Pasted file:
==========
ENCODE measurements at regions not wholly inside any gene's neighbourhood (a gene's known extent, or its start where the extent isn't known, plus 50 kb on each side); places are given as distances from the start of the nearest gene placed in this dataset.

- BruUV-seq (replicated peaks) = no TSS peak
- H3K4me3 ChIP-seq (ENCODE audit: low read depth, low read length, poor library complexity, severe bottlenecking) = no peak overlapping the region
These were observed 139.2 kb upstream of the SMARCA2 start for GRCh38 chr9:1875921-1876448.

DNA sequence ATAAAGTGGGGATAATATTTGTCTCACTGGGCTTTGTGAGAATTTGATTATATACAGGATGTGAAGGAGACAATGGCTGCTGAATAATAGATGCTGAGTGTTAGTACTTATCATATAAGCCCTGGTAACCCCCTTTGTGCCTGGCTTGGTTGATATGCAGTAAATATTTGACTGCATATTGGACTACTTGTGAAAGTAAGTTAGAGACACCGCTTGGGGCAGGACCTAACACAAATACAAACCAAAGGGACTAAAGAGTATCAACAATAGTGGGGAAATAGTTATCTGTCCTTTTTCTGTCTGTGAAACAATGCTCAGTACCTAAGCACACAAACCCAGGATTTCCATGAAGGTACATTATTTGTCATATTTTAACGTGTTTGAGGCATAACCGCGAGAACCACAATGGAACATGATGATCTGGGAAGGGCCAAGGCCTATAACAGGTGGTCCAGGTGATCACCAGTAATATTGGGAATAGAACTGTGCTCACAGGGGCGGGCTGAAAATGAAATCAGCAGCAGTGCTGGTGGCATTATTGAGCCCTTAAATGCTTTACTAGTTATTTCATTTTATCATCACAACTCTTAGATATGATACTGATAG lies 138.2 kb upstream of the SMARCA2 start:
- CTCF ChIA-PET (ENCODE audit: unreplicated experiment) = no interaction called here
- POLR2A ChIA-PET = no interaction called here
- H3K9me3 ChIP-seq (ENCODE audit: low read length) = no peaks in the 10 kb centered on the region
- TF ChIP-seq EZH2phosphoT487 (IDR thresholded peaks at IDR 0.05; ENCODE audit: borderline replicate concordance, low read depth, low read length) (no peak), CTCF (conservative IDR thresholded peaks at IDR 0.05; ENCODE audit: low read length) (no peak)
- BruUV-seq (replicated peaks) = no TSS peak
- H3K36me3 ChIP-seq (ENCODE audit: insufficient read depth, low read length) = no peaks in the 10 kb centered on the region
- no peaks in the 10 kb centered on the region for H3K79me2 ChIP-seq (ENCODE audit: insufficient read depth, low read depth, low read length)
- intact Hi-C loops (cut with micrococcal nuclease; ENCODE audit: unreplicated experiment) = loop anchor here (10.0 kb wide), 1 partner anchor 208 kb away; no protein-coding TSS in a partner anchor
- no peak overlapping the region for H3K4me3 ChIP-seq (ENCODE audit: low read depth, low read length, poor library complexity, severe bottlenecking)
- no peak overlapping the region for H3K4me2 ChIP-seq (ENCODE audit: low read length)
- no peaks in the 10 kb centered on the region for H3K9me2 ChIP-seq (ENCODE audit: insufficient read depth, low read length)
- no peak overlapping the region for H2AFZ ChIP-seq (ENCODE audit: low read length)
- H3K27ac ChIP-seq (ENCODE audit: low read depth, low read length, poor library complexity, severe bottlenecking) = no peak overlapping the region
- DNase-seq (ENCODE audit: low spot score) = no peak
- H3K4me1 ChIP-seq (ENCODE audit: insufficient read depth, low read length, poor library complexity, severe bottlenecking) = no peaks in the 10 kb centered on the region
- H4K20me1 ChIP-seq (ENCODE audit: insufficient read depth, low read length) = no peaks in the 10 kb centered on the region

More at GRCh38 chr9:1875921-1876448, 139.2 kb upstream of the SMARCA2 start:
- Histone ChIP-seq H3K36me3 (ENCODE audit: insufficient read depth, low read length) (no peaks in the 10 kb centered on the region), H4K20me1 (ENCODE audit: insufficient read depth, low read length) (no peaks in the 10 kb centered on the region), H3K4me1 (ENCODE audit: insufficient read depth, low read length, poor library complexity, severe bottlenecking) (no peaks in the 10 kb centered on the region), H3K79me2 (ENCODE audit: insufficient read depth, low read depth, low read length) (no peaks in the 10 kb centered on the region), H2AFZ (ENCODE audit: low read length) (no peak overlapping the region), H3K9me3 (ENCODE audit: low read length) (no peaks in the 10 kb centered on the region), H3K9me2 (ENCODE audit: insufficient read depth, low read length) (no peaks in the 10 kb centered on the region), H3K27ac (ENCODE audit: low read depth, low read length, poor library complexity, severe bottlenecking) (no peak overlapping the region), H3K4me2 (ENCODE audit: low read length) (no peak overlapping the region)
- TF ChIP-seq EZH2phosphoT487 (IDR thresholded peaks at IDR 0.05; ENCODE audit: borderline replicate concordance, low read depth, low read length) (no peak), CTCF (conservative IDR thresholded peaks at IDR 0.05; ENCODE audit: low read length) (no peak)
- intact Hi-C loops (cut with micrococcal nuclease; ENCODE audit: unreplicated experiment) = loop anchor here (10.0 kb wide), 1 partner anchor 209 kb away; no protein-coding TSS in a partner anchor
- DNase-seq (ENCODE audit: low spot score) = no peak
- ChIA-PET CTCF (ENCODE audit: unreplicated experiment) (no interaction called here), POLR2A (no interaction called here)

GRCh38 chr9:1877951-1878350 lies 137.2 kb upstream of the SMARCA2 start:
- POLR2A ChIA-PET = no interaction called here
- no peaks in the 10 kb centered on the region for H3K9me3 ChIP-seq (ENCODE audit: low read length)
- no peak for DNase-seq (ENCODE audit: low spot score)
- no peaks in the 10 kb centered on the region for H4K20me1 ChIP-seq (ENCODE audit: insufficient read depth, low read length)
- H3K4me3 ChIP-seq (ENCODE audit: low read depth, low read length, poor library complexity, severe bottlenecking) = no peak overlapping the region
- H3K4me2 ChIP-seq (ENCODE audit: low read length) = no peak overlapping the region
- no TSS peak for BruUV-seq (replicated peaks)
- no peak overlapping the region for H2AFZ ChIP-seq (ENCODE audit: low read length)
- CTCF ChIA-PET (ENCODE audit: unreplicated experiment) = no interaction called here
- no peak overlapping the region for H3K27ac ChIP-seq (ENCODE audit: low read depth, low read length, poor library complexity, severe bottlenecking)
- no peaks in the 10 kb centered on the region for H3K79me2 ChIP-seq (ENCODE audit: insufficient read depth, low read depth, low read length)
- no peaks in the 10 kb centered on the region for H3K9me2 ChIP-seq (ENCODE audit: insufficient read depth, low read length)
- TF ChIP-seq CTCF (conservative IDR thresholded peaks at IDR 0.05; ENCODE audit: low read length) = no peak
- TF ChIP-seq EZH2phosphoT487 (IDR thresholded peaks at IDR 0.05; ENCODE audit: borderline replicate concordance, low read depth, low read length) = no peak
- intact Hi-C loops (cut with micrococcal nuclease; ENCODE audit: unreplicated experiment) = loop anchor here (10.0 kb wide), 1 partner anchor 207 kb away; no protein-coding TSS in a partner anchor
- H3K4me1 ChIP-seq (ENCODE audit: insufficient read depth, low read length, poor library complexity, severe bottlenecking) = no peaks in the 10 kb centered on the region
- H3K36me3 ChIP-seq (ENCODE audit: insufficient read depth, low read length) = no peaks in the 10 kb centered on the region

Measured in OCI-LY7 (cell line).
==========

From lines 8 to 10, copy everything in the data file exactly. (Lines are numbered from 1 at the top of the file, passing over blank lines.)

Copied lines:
- H3K9me3 ChIP-seq (ENCODE audit: low read length) = no peaks in the 10 kb centered on the region
- TF ChIP-seq EZH2phosphoT487 (IDR thresholded peaks at IDR 0.05; ENCODE audit: borderline replicate concordance, low read depth, low read length) (no peak), CTCF (conservative IDR thresholded peaks at IDR 0.05; ENCODE audit: low read length) (no peak)
- BruUV-seq (replicated peaks) = no TSS peak